I’m not denying the effectiveness of social media in change—in fact, social media can speed up the development of a movement. Hashtags can change lives. While this kind of activism can be beneficial because it gives an issue some time in the spotlight, it’s important to note that this spotlight dims pretty quickly.

My issue with social media performative activism comes when people don’t seem to have sustained interest in a topic. This fleeting activism is all about clout. A number of Columbia students think everyone is posting about serious problems, I should too because it will make people respect me. People half-skim an article and write their online tirade. They flap around like hummingbirds pollinating flowers, only concerned about which flower is producing the most pollen on a particular day. This can be damaging because after performative activists lose interest, it’s as if the issue no longer exists. Except it still does.

It’s just that in the current climate, there are always newer scandals, juicier controversies, and hotter tea to spill.

To give a more concrete example, in 2016, many celebrities brought the public’s attention to the Flint water crisis. It’s been nearly five years and the state of Flint’s water is still questionable. If I weren’t from Michigan, I wouldn’t know that the crisis is ongoing. The only reason I know is because there are radio commercials about how the situation in Flint never would have happened in the more affluent, densely white-populated suburbs of Detroit. Flint suffers from lack of attention that would resolve the ongoing water crisis.

What might be worse is when a previously popular issue reappears in the media and people act as if it’s happening again. “Woke” Columbia students living in this Pantone 292 bubble are guilty of Columbusing problems; just like Christopher Columbus, they discover “new” problems that have actually been around for a long time.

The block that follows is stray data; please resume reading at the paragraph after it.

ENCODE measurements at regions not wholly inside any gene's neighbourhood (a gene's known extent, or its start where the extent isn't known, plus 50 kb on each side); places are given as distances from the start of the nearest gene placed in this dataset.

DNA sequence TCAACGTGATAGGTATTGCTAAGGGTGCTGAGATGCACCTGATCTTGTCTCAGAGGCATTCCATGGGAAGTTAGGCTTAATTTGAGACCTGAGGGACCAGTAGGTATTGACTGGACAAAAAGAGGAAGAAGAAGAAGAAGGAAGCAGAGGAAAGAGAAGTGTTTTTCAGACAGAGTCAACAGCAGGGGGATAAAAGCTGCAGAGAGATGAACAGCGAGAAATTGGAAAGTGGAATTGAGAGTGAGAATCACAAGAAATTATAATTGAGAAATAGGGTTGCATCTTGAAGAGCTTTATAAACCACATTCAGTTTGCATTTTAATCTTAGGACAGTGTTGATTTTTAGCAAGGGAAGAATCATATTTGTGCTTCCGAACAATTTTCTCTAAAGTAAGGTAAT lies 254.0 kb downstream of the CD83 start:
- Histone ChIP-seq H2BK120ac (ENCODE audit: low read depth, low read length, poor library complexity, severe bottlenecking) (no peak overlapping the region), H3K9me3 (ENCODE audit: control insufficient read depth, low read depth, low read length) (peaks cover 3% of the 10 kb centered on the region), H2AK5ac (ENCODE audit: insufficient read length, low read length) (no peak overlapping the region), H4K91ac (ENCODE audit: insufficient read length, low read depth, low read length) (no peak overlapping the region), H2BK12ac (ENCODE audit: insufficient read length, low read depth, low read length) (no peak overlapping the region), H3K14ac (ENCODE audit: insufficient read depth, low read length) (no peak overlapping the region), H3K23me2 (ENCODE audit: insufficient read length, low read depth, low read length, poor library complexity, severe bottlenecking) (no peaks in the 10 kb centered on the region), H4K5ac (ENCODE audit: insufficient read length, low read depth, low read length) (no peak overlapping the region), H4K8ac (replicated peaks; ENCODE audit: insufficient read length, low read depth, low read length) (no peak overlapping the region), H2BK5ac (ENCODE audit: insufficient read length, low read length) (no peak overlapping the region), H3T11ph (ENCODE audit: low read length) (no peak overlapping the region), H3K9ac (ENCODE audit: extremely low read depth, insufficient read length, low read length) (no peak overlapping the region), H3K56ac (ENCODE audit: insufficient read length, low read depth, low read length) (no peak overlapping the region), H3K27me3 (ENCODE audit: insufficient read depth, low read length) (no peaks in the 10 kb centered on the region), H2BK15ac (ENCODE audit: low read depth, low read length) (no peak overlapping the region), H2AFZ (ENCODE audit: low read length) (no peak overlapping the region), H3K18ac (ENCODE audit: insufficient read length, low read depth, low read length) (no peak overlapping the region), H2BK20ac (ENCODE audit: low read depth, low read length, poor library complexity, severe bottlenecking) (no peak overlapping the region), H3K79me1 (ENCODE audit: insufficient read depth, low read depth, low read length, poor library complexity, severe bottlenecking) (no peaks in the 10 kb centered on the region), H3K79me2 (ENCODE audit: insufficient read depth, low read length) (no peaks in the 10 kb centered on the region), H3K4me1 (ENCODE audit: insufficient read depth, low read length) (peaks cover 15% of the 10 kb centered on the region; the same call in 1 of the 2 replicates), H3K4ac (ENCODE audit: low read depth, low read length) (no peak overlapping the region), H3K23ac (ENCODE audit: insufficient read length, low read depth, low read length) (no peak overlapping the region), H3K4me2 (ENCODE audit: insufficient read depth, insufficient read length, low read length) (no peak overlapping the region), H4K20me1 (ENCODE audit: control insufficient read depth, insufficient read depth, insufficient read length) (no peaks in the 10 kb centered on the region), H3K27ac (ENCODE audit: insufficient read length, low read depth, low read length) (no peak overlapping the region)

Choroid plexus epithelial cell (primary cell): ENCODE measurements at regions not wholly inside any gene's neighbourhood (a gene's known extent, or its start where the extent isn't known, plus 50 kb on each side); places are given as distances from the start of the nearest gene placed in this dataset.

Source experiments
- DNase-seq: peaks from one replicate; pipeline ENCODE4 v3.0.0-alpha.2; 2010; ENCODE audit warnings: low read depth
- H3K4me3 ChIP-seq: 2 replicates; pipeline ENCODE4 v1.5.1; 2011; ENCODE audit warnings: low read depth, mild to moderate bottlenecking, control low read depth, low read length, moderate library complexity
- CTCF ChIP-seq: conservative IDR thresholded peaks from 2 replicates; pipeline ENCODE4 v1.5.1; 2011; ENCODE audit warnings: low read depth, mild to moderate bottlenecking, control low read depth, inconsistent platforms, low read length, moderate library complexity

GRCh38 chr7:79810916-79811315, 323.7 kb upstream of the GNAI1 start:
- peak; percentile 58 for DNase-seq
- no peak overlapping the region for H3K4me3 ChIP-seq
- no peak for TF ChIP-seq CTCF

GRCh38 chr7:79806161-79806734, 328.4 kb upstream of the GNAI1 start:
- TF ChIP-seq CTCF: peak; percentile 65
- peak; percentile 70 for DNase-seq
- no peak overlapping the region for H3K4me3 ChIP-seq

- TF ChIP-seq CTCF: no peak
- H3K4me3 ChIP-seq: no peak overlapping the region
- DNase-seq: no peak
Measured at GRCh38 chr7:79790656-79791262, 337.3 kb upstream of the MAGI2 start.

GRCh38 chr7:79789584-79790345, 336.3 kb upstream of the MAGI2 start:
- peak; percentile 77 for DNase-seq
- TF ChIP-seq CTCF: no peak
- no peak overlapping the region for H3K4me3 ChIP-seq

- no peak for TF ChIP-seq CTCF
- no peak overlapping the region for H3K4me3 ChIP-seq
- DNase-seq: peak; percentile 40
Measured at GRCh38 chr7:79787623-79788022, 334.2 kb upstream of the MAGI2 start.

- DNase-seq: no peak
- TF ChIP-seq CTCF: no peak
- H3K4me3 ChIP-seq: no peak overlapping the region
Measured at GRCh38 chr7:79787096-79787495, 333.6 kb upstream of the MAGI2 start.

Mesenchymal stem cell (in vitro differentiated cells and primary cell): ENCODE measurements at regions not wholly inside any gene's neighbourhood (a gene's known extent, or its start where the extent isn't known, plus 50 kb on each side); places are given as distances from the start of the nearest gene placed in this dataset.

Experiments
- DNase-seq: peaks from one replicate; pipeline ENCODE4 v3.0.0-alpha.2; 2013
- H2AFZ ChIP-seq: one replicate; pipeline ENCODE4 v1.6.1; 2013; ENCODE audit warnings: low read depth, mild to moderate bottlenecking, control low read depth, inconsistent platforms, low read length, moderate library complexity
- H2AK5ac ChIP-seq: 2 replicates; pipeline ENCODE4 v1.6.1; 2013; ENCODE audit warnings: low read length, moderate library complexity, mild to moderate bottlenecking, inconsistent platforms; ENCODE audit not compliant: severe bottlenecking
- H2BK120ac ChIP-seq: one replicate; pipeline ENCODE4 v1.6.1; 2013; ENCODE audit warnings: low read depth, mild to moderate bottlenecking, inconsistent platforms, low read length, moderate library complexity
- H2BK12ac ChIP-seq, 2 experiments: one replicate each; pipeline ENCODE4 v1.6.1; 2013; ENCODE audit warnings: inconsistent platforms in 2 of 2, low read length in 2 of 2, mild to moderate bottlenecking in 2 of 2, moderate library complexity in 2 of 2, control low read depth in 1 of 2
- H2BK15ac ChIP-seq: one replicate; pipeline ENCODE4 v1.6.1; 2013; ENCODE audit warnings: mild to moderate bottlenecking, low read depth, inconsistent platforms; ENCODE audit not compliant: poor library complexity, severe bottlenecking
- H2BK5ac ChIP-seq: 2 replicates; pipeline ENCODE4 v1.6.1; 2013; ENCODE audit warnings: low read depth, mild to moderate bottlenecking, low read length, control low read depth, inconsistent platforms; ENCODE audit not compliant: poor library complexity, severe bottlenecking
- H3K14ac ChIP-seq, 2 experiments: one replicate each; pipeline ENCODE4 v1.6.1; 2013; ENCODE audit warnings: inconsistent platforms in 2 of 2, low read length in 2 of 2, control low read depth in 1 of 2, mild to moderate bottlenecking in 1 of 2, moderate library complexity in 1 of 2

We see performative activism all the time. Suzie Q is attending So-And-So Protest. John Doe is attending This-And-That March. If you ask them about the event, one of two scenarios likely happens: 1) they talk about how they meant to go but didn’t because of (insert lame excuse) or 2) their eyes light up as they pull out their phone to show you pictures. If you ask me, the latter is worse because they’re the real clout chasers. They want validation that they’re a good person because they stayed for 15 minutes to take pictures and posted about it.

Stop treating serious issues like an #OOTD. It’s annoying, demeaning, and trivializing. True activism is when a person or a collective contribute to resolving an issue. Let me put it like this: Are all of you still writing your congresspeople about changing our gun control laws like you said you were going to after Parkland? Or is it going to take another Parkland for you to actually do it?

The author cannot stand injustice, which some might consider soapboxing or activism. When she was writing her contribution, terror attacks occurred at two mosques in Christchurch, NZ. Her heart goes out to Muslims around the world; انا لله وانا اليه راجعون.